Shaker Aamer, the last British resident held at Guantanamo Bay, will arrive back in the UK today after he was finally released from the controversial prison.
The 46-year-old is believed to be on a plane bound for London after 13 years in detention at the US military prison in Cuba.
Confirming his release, Foreign Secretary Philip Hammond said: "The Americans announced some weeks ago that they were going to release Shaker Aamer from Guantanamo and I can confirm that he is on his way back to the UK now and he will arrive in Britain later today."
Supporters said Mr Aamer will need medical attention once he arrives.
His US lawyer Cori Crider said: "We are, of course, delighted that Shaker is on his way back to his home and his family here in the UK.
"It is long, long past time. Shaker now needs to see a doctor, and then get to spend time alone with his family as soon as possible."
Mr Aamer, a Saudi national, has said he was originally seized by bounty hunters while working as a charity worker in Afghanistan in 2001 shortly after the 9/11 attacks.
He was handed over to US forces and in February 2002 he was transferred to Guantanamo Bay and accused of aiding al Qaida.
Campaigners spoke of their concerns that the father of four will be tagged or monitored by security services upon his return.
Lord Carlile, the former independent reviewer of terrorism legislation, told the Press Association: "The state cannot arbitrarily place restrictions upon him.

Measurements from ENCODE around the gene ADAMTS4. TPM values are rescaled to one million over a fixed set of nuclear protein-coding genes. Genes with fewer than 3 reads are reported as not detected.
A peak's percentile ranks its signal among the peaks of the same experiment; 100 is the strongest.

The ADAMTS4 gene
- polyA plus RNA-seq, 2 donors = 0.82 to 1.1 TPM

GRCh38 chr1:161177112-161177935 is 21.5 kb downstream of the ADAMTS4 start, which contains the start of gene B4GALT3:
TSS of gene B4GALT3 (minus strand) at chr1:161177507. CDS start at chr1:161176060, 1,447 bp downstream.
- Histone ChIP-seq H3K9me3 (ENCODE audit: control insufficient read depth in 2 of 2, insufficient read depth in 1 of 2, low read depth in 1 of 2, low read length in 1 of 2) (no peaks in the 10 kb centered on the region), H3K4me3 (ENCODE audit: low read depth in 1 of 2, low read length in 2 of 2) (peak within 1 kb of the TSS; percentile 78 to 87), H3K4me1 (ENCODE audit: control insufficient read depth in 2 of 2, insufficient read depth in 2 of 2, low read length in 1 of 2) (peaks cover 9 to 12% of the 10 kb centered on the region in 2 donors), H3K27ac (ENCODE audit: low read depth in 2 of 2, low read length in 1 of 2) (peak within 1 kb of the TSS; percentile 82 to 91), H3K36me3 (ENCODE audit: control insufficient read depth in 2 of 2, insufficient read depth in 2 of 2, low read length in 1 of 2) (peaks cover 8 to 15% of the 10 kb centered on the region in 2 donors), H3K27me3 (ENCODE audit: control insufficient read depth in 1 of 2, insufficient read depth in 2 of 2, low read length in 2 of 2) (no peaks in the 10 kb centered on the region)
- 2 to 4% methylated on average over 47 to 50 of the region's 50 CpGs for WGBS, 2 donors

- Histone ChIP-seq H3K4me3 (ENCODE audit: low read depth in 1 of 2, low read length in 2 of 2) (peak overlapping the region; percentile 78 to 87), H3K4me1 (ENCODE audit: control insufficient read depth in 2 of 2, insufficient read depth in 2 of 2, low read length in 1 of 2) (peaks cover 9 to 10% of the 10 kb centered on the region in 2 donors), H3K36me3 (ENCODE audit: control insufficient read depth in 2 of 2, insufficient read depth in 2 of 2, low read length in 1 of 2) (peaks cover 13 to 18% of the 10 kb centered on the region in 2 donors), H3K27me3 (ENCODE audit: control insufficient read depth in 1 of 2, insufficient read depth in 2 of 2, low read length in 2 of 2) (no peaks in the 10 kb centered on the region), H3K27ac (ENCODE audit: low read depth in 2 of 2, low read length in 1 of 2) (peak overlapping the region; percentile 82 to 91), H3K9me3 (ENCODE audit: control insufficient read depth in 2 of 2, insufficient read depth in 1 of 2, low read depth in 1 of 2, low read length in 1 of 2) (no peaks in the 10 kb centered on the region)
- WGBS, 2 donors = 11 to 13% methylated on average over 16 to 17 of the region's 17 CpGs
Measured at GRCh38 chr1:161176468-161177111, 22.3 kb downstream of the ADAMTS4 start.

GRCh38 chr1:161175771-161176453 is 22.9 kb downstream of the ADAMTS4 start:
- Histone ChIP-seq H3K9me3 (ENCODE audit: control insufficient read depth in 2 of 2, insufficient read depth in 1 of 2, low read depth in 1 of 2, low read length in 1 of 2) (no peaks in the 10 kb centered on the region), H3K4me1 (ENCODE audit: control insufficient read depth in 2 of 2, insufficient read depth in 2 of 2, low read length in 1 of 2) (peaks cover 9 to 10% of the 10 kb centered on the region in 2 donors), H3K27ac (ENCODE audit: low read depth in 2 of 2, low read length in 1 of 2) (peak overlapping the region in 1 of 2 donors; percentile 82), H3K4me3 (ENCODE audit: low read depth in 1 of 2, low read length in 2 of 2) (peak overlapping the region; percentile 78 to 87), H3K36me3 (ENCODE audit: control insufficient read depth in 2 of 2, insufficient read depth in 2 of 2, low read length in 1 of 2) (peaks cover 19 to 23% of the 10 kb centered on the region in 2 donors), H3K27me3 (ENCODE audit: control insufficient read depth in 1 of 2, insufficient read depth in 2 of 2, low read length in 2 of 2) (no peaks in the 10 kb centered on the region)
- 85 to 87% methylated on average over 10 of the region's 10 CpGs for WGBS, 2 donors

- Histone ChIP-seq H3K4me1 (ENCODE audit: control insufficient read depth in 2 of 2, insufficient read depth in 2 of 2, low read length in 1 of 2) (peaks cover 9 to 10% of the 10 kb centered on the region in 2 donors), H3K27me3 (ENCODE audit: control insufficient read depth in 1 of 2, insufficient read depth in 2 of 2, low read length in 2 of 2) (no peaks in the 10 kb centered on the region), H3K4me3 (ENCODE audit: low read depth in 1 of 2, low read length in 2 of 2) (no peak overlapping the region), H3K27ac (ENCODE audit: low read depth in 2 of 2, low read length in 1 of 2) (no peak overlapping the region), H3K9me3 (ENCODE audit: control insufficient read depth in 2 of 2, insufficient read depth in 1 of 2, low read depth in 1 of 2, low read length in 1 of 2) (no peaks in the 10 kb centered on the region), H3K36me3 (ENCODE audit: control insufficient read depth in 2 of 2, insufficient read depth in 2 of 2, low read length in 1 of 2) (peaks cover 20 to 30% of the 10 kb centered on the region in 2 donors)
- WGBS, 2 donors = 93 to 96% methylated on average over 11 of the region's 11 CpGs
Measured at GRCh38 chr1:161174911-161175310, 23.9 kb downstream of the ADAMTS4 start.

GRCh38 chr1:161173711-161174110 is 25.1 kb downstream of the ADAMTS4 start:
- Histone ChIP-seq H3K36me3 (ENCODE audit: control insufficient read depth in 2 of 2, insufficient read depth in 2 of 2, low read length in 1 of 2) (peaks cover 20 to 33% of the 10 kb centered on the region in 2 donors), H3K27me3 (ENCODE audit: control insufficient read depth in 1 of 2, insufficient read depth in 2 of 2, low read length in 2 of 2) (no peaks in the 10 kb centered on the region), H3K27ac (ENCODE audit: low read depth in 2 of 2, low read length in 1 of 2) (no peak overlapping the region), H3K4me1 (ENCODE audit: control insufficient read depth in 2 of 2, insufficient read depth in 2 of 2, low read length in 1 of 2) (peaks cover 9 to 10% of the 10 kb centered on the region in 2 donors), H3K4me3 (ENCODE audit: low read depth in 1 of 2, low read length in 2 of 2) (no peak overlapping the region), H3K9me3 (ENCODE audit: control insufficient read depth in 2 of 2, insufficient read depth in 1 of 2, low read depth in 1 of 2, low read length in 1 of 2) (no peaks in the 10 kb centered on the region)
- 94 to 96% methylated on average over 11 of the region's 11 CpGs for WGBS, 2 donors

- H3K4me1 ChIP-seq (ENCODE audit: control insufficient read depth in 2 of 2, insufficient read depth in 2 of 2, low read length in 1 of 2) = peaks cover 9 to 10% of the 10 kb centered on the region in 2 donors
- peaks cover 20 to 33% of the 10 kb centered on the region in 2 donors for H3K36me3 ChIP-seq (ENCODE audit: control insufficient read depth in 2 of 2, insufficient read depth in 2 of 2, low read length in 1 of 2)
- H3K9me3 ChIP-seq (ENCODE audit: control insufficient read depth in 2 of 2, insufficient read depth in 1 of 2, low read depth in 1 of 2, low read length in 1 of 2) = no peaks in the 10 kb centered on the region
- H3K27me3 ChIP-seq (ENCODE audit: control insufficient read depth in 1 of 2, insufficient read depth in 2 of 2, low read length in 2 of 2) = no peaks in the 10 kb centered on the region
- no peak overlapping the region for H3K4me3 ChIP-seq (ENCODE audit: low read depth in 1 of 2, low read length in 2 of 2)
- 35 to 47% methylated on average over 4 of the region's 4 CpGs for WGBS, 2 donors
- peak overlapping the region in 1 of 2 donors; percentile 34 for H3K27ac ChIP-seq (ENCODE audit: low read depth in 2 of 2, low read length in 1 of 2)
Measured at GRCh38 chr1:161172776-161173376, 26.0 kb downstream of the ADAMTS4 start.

"It would be quite wrong to demonise him because there is no evidence to justify demonising him in 2015.
"I am sure there will be state authorities here who would like to interview him in the hope that he will provide them with some assistance in securing the safety of the public in this country.
"My view is that he should now be given the space to spend time with his family and catch up on all he has missed while he has been detained."
During his time in captivity, Mr Aamer's lawyers said he was subjected to torture, with beatings and sleep deprivation, and held in solitary confinement for 360 days. In 2005, he lost half his body weight during a hunger strike.
His family, MPs and actors Mark Rylance and Maxine Peake have also taken part in a 24-hour fast to show their support. Mr Aamer said he cried when he read about the protests.
He was described in US military files obtained by the WikiLeaks website as a "close associate of Osama bin Laden" who fought in the battle of Tora Bora. But in 2007 the allegations against him were dropped and he was cleared for release.
Despite a formal request by then-foreign secretary David Miliband, American authorities refused to allow him to go.
In letters, Mr Aamer said he was not sure if he would know how to respond to his name after being referred to as 239 - his prison number - for more than a decade.